Baseball America, 2018: “Evaluators largely see Yamamoto as a future reliever, at best, because of his slight frame and lack of a plus pitch.”
Baseball America, 2019: “His late-breaking, downer curveball is his best secondary offering, flashing plus at times...He has the potential of a mid-rotation starter.”
What a difference a year makes for Marlins right-hander Jordan Yamamoto. Despite an age-22 season that was interrupted twice by stints on the disabled list, the most unheralded piece of the Christian Yelich trade package forced his way onto the 40-man roster and into consideration as a long-term rotation candidate.
How did he get here? Traded from Brewers to Marlins on January 25, 2018
2018 MiLB Stats: 1.83 ERA, 2.17 FIP, 0.83 WHIP, 85 K in 68.2 IP
2019 ZiPS Projection: 4.41 ERA, 4.33 FIP, 1.37 WHIP, 74 K in 81.2 IP
This blue is kind of cool! pic.twitter.com/gDKQZcEBbA— Jordan Yamamoto (@jyamaz21) March 19, 2019
Entering this season ranked by BA as the No. 18 Marlins prospect, Yamamoto is unlike the prototypical power arms that the front office has focused on in recent years. His fastball sits in the low 90s on a good day, and first time through a lineup, his velocity is actually a few ticks lower than that.
But it works. He didn’t allow more than two earned runs in any of his 13 regular season starts in 2018. He set a High-A Jupiter club record with 13 strikeouts against the Florida Fire Frogs on June 20. In his final appearance with Double-A Jacksonville, Yamamoto worked six hitless innings.
Undersized for a potential major league starter at six-foot-nothing, the proud Hawaiian fills up the strike zone with plus control. The only hiccup came during the Arizona Fall League—17 walks in 30 total innings when including the AFL Championship Game. There were outings in the desert where he struggled to repeat his delivery, but that may be attributed to simple fatigue from the extended campaign.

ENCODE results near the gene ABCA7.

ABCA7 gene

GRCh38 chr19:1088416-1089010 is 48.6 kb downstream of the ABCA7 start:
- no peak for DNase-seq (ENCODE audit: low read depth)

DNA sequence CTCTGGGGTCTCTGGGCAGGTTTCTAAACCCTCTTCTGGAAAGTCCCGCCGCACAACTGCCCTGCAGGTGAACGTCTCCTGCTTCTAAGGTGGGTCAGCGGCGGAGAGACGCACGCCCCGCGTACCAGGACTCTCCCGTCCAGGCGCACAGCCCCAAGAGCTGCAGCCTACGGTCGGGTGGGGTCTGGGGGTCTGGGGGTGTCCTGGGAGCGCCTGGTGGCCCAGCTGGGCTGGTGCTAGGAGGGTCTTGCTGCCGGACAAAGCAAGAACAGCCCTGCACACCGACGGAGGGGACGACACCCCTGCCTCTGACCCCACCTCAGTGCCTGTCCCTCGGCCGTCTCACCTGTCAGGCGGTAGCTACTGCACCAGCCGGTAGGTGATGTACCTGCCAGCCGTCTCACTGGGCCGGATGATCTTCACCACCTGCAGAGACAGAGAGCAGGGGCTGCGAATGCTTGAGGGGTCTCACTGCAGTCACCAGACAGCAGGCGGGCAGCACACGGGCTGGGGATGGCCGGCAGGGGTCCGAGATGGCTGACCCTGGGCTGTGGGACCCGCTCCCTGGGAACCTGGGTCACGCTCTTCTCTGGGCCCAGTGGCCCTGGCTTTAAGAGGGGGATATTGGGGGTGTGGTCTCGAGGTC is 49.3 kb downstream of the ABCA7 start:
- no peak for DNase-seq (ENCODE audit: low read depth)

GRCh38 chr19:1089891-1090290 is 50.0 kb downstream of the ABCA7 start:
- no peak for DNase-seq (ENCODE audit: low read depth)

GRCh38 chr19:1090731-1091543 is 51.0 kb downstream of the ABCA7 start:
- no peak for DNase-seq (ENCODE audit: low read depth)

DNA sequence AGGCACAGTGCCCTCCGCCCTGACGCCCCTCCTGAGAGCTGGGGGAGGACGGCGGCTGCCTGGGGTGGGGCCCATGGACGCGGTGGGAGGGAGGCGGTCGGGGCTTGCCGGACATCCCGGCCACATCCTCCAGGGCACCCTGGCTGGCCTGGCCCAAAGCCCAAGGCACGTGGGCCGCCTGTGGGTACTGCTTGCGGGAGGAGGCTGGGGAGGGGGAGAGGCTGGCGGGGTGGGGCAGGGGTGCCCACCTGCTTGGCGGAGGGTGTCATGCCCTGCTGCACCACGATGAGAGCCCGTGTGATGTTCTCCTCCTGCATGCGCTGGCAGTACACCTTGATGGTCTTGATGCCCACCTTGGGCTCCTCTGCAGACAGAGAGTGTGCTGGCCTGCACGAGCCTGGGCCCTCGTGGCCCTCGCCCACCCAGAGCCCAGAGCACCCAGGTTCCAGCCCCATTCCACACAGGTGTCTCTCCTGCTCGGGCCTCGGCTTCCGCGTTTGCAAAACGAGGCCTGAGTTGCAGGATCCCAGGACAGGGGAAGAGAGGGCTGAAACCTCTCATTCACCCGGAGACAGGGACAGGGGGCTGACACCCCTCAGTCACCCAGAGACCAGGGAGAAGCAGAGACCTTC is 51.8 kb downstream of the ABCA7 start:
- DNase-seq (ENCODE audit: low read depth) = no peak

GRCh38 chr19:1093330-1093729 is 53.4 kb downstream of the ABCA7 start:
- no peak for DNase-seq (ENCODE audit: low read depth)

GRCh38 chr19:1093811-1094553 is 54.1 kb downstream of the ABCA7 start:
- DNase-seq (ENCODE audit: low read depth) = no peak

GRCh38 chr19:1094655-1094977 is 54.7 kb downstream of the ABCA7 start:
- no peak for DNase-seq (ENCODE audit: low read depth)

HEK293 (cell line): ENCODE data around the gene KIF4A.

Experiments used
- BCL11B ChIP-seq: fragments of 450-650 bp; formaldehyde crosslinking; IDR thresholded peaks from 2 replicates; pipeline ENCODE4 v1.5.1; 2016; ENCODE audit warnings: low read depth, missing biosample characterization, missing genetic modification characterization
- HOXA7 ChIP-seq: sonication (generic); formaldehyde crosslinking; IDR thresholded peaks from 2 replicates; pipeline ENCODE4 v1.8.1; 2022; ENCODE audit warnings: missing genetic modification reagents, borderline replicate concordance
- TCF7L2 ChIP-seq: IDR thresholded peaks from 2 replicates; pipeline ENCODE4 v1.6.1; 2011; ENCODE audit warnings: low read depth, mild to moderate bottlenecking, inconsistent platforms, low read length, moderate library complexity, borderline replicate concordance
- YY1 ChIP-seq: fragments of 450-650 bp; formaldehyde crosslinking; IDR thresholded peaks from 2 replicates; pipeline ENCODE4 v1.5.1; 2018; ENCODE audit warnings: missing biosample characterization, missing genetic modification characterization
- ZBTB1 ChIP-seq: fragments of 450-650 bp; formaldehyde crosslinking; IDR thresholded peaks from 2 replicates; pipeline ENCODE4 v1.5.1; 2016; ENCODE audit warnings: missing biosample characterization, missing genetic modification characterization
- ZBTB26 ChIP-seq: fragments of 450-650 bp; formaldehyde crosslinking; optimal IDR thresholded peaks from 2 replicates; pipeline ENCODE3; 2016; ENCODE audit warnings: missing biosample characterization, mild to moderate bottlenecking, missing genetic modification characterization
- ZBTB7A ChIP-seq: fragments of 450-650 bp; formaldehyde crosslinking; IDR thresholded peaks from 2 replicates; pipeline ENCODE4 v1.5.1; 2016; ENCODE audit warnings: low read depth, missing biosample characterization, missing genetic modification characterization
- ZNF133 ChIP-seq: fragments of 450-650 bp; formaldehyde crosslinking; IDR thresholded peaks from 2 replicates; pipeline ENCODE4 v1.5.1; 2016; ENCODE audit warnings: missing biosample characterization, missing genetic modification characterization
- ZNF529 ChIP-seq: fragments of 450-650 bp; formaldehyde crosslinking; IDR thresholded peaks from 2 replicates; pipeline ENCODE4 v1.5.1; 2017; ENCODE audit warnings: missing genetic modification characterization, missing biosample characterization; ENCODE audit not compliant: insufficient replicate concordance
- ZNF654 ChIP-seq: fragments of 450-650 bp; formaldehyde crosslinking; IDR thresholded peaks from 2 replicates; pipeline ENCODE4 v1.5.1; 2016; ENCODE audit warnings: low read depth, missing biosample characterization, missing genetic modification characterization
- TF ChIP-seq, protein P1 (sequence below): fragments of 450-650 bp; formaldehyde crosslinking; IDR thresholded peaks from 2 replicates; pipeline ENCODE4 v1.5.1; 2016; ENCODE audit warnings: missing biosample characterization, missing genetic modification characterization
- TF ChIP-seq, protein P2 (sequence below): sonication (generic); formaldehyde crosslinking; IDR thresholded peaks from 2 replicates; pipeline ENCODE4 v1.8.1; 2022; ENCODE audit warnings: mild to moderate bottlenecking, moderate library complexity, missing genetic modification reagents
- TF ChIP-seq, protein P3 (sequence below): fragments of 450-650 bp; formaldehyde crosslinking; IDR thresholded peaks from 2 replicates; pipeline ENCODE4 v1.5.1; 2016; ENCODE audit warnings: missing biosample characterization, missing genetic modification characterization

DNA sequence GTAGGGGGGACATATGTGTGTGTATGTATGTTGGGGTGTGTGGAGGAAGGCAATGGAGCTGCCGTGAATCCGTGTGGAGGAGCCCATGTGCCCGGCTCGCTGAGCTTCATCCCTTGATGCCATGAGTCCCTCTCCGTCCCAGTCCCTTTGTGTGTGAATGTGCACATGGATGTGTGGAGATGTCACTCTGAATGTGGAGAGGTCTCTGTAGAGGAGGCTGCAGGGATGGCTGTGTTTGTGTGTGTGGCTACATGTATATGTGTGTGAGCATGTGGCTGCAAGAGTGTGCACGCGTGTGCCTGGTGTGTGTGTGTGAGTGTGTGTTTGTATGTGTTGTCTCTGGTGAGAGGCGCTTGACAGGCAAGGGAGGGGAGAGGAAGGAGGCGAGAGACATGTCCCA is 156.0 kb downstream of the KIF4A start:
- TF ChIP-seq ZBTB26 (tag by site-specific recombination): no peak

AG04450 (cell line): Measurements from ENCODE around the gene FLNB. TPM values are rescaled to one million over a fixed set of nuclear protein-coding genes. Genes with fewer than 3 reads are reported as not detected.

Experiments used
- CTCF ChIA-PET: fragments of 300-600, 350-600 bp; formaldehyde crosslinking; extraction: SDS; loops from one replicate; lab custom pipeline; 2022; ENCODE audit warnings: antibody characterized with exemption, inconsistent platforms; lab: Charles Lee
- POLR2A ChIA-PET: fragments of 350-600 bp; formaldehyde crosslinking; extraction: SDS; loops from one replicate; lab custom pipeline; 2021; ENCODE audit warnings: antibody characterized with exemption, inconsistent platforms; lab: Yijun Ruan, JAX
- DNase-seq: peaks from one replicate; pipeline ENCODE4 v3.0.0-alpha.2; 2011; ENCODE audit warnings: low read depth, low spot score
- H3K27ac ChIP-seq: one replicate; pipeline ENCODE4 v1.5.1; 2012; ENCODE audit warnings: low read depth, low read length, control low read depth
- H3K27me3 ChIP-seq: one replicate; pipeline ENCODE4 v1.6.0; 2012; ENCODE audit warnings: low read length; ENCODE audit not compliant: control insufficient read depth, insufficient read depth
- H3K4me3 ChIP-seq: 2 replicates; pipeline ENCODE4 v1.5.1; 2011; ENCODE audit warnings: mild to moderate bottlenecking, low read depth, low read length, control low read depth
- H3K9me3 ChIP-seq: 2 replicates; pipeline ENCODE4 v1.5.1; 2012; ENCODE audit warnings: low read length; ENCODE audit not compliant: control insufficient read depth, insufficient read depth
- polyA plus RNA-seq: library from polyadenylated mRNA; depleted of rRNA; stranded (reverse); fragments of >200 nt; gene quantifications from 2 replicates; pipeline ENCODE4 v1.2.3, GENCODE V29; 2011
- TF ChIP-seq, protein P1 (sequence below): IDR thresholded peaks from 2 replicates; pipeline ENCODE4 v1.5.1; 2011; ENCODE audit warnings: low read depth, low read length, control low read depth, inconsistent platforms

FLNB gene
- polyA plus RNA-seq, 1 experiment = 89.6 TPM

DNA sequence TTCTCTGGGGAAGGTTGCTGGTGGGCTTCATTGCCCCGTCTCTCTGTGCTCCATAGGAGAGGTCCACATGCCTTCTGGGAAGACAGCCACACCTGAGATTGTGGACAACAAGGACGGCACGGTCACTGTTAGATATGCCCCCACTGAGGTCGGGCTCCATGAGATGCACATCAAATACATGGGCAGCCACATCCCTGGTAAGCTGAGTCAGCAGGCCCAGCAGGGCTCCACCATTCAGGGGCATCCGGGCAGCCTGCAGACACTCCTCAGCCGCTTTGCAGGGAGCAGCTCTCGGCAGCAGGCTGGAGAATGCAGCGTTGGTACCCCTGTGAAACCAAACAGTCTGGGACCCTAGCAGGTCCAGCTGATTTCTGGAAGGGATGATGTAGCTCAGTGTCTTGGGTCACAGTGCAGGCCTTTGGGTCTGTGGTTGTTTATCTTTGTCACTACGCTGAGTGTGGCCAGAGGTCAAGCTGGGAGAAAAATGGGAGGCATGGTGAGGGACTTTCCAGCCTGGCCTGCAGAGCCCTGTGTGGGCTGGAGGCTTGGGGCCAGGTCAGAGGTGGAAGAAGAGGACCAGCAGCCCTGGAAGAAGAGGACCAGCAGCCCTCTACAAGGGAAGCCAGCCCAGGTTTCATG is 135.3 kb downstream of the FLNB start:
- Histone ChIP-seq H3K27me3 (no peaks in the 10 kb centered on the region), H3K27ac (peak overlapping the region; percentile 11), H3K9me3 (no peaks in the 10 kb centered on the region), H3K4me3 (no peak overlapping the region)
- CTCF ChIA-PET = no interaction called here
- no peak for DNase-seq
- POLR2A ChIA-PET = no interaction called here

The curveball has emerged as Yamamoto’s top put-away pitch. He showcased it in the AFL...
#Marlins Jordan Yamamoto with the clutch K pic.twitter.com/TQiXn8Jd1t— Fish Stripes (@fishstripes) November 17, 2018
And again during his relief appearance against the Mets last month:
However, given the surplus of healthy, experienced arms, Yamamoto was never seriously in the mix for the Marlins Opening Day roster. He worked two Grapefruit League games—2.25 ERA in 4.0 IP—before being optioned to Triple-A New Orleans as part of the first round of cuts on March 8.
He still gets to wear that “cool” blue on the backfields at the Roger Dean Chevrolet Stadium complex.
Marlins pitching prospect @jyamaz21 pic.twitter.com/1WusHvQctG— Tony Capobianco (@TonyCapobianco) March 19, 2019
Yamamoto was bumped up to New Orleans on paper, though it remains to be seen whether he will actually report there in April. There’s still time for the Marlins to coordinate their affiliate rosters. Promoting a starter to Triple-A after only three starts at the Double-A level would be strangely aggressive in a rebuilding year.
Newly acquired top prospect Sixto Sánchez is expected to slide into the Jacksonville rotation this summer, but the initial plan, according to vice president of player development and scouting Gary Denbo, is to observe him at extended spring training (h/t Joe Frisaro, MLB.com). Should Yamamoto continue to succeed in the Southern League, you might see him make the move in May or June, around the time that Sánchez is cleared to fill his shoes. In the event of significant injuries above him on the depth chart, there is the potential for a late-season call-up to Miami.
Barring a surprising velocity boost, the concern for Yamamoto moving forward is how much damage elite batters will do when he misses over the heart of the plate. Does he have the deception and clever sequencing to avoid a home run barrage?
In the meantime, regardless of what happens on the mound, Yamamoto figures to be popular with his minor league teammates. Isan Díaz and Jordan Holloway can vouch for his barber skills.